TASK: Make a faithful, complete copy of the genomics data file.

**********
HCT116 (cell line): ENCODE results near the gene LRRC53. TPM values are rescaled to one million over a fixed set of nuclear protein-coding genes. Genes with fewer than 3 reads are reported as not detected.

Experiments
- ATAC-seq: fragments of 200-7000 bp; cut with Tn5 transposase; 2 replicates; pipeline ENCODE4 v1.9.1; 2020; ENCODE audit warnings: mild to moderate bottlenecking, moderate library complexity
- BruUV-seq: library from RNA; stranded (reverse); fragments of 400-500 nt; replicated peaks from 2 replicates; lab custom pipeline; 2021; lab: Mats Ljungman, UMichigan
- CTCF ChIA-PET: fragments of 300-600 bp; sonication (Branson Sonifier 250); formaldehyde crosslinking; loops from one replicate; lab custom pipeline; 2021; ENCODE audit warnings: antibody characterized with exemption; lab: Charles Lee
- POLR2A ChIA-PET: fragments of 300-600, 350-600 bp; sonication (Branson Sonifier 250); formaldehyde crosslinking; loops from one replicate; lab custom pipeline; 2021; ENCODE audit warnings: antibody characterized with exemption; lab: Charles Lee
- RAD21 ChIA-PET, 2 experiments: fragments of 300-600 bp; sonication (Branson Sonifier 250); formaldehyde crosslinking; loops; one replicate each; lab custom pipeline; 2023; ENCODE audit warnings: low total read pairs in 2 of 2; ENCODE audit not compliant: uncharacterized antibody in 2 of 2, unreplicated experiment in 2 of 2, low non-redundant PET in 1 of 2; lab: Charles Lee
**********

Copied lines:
HCT116 (cell line): ENCODE results near the gene LRRC53. TPM values are rescaled to one million over a fixed set of nuclear protein-coding genes. Genes with fewer than 3 reads are reported as not detected.

Experiments
- ATAC-seq: fragments of 200-7000 bp; cut with Tn5 transposase; 2 replicates; pipeline ENCODE4 v1.9.1; 2020; ENCODE audit warnings: mild to moderate bottlenecking, moderate library complexity
- BruUV-seq: library from RNA; stranded (reverse); fragments of 400-500 nt; replicated peaks from 2 replicates; lab custom pipeline; 2021; lab: Mats Ljungman, UMichigan
- CTCF ChIA-PET: fragments of 300-600 bp; sonication (Branson Sonifier 250); formaldehyde crosslinking; loops from one replicate; lab custom pipeline; 2021; ENCODE audit warnings: antibody characterized with exemption; lab: Charles Lee
- POLR2A ChIA-PET: fragments of 300-600, 350-600 bp; sonication (Branson Sonifier 250); formaldehyde crosslinking; loops from one replicate; lab custom pipeline; 2021; ENCODE audit warnings: antibody characterized with exemption; lab: Charles Lee
- RAD21 ChIA-PET, 2 experiments: fragments of 300-600 bp; sonication (Branson Sonifier 250); formaldehyde crosslinking; loops; one replicate each; lab custom pipeline; 2023; ENCODE audit warnings: low total read pairs in 2 of 2; ENCODE audit not compliant: uncharacterized antibody in 2 of 2, unreplicated experiment in 2 of 2, low non-redundant PET in 1 of 2; lab: Charles Lee